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2009 Audi A4 Preview

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2009 Audi A4

Keeping Up With the Premium Small Car Segment
By Thom Cannell and Steve Purdy
Photos by Steve Purdy
Detroit Bureau

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The premium small sedan category is a hot one. BMW has been the benchmark in this segment ever since the 3-Series grew out of the wonderful 1800 and 2002 models of the 60s and 70s. While the US manufacturers can’t seem to make a dime on small cars, they don’t make anything that can justify the price. The Germans, on the other hand, know this market intimately, and Audi is keeping up admirably.

THOM: A4 is Audi's volume model, its bread and butter. How to make it more appealing, which for Americans means larger and more fuel-efficient at the same time, is a problem they’ve solved. The new A4 is longer and wider, has a longer wheelbase and more standard content, yet is similarly priced (price not yet announced) and weights only 40 pounds more than the car it replaces.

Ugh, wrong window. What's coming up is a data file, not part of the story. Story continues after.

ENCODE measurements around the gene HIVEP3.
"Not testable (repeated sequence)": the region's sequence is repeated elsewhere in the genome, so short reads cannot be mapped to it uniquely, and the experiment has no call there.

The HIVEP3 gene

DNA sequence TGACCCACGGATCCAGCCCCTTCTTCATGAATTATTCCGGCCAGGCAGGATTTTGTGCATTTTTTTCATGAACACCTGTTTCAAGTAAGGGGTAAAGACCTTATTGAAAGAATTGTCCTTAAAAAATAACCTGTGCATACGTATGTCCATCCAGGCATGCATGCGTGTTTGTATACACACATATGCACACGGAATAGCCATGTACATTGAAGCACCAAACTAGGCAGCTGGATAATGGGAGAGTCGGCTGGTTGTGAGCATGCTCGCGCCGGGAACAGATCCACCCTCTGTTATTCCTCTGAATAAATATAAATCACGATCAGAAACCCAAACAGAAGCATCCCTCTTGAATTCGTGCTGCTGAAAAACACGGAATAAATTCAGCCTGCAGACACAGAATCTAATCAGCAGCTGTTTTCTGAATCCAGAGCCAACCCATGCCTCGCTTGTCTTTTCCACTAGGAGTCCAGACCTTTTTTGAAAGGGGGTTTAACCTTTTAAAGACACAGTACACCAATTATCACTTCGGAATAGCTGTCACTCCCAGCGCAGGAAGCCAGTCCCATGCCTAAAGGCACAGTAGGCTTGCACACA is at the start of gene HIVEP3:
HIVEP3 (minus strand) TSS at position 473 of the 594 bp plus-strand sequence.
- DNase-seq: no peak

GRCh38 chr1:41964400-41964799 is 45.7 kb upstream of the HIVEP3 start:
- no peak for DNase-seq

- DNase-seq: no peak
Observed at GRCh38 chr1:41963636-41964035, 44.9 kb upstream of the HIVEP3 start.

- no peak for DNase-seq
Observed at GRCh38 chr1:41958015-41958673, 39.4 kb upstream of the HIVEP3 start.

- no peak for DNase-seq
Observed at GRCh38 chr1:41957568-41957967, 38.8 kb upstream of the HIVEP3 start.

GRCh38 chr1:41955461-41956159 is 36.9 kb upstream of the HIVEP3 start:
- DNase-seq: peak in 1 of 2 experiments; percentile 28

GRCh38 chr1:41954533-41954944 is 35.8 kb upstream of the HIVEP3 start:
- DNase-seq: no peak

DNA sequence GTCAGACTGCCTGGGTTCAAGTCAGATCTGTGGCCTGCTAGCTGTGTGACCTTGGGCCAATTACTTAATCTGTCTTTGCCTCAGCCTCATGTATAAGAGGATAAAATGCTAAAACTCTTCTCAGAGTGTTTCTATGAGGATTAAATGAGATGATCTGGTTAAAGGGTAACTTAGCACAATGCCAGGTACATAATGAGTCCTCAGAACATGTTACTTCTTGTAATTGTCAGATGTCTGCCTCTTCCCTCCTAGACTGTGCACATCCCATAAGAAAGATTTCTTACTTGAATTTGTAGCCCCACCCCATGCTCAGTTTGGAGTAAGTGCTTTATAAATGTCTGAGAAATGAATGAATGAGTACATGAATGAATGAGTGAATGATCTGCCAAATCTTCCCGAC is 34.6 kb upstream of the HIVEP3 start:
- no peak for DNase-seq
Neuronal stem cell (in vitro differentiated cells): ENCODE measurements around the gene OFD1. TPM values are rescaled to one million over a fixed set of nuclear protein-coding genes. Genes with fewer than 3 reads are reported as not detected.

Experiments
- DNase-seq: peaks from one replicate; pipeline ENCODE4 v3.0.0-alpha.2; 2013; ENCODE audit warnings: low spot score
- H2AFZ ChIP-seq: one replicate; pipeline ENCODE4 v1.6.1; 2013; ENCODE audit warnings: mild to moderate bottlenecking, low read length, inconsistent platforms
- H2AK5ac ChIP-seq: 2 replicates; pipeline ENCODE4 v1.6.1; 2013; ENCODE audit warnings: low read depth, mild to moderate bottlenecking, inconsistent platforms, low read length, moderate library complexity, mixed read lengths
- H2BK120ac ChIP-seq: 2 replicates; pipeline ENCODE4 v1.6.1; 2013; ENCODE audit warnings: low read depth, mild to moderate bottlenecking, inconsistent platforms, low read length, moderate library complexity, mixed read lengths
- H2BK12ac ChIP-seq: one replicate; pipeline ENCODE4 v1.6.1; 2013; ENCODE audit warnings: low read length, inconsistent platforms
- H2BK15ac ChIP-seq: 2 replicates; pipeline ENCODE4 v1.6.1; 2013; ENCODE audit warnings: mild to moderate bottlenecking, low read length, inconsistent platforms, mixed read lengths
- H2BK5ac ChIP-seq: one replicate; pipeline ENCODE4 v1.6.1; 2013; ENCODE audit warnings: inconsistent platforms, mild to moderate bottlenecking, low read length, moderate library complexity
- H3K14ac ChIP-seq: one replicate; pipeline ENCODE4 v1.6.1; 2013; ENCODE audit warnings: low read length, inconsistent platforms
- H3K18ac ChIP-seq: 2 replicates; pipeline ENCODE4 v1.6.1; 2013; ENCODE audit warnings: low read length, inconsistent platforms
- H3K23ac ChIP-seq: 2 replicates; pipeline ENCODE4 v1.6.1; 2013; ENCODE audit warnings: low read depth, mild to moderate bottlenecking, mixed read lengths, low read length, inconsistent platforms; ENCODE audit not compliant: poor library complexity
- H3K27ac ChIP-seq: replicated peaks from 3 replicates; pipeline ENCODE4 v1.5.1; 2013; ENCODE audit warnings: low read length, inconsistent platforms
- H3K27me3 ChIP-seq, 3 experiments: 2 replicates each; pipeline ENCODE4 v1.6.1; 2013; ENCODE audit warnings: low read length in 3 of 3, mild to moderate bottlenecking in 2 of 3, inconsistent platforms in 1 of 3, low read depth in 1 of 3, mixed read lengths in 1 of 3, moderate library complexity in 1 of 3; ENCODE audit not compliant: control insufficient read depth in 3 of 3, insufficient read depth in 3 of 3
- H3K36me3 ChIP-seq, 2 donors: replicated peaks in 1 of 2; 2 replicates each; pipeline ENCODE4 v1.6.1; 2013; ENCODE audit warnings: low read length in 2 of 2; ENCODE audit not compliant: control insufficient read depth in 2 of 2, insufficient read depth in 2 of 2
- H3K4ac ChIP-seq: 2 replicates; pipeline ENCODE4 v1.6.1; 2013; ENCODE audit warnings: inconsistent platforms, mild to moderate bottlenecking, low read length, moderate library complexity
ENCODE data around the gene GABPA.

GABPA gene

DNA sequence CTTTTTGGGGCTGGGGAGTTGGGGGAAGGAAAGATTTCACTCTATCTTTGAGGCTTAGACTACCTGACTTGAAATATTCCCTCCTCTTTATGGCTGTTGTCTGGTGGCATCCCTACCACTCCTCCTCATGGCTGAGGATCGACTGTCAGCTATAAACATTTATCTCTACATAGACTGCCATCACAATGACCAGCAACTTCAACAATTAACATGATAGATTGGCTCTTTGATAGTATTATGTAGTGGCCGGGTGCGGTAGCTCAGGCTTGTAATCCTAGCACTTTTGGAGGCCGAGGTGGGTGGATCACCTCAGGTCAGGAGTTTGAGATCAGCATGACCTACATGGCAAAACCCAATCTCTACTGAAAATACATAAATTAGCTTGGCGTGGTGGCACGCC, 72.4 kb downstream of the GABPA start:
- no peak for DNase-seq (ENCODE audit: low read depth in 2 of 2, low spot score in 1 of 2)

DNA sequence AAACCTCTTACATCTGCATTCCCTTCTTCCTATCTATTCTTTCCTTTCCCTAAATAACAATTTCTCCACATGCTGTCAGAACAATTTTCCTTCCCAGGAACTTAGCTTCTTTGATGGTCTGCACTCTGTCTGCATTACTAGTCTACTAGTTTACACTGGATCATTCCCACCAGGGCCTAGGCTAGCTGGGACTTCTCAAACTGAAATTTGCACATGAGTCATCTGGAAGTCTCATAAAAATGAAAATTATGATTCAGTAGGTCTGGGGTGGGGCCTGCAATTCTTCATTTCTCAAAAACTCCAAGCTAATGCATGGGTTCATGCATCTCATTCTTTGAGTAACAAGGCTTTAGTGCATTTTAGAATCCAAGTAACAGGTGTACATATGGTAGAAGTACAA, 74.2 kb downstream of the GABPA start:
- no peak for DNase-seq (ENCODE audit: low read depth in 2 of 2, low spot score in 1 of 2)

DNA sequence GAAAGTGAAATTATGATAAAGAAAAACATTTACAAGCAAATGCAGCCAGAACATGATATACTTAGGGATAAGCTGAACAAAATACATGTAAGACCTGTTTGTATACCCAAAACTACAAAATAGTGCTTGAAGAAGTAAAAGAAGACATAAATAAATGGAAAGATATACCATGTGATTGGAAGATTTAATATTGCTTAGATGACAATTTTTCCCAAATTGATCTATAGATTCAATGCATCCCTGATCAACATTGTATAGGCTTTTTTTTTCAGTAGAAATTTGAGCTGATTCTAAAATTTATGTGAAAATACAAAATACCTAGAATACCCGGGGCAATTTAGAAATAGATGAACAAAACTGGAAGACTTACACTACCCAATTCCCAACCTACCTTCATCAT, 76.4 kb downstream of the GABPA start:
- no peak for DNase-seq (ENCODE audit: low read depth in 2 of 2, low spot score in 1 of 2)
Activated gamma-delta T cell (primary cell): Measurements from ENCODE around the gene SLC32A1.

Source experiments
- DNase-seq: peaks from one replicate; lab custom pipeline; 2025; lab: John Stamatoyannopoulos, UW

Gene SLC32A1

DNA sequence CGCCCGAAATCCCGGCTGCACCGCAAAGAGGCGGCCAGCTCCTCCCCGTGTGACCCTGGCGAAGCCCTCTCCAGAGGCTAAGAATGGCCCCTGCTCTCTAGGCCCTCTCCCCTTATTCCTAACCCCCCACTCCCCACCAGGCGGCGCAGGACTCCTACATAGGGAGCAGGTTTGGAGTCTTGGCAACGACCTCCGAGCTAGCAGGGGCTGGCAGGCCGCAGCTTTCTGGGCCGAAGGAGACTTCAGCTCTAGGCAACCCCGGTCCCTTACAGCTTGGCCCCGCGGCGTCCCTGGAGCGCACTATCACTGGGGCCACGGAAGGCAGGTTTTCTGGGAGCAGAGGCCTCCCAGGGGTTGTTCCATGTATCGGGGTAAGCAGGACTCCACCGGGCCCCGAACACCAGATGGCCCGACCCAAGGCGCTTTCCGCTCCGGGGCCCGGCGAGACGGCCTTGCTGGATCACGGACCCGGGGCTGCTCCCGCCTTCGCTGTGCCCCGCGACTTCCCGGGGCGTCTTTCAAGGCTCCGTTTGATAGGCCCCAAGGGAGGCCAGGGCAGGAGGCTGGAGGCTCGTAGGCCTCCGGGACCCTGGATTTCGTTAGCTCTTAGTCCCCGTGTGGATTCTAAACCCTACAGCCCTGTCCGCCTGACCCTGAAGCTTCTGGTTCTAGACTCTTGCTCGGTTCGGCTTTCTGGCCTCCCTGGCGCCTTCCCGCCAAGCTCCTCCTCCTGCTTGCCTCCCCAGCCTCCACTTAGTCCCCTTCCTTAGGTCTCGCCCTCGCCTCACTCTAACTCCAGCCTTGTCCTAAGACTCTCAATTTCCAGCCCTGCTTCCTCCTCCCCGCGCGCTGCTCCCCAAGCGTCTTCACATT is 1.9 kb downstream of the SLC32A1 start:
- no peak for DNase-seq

STEVE: Pricing for two models, arriving at dealers in September of 08, just landed on my desk: $32,700 for the A4 Sedan and $34,500 for the A4 Avant. The rest of the pricing will be available soon, I’m assured. This, of course, reflects a premium small car along with Mercedes C-Class , Lexus IS and BMW 3-Series. From what we’ve seen so far the A4 will compete just fine in that auspicious company.

THOM: The last time Audi introduced an all-new A4 was at the 2001 Frankfort auto show. As before, the 2009 model is new from the ground up, with new styling that emphasizes its width and length, and low roofline. The popular import is 2.1” longer and has a greater, more stable track (distance between wheels) that has grown by 1.8”.

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Its low, wide design shapes emphasize this width. Look at how the headlamps and fog lamps are broad and narrow. That makes us think wider. Everything on the front is both substantial, and appears wide. The rear end, connected by what Audi calls a “tornado line” between the headlamp and tail lamp, is also subtly pinched to appear wider. Side views show an upswept character line near the doorsills that looks fast and improves body strength.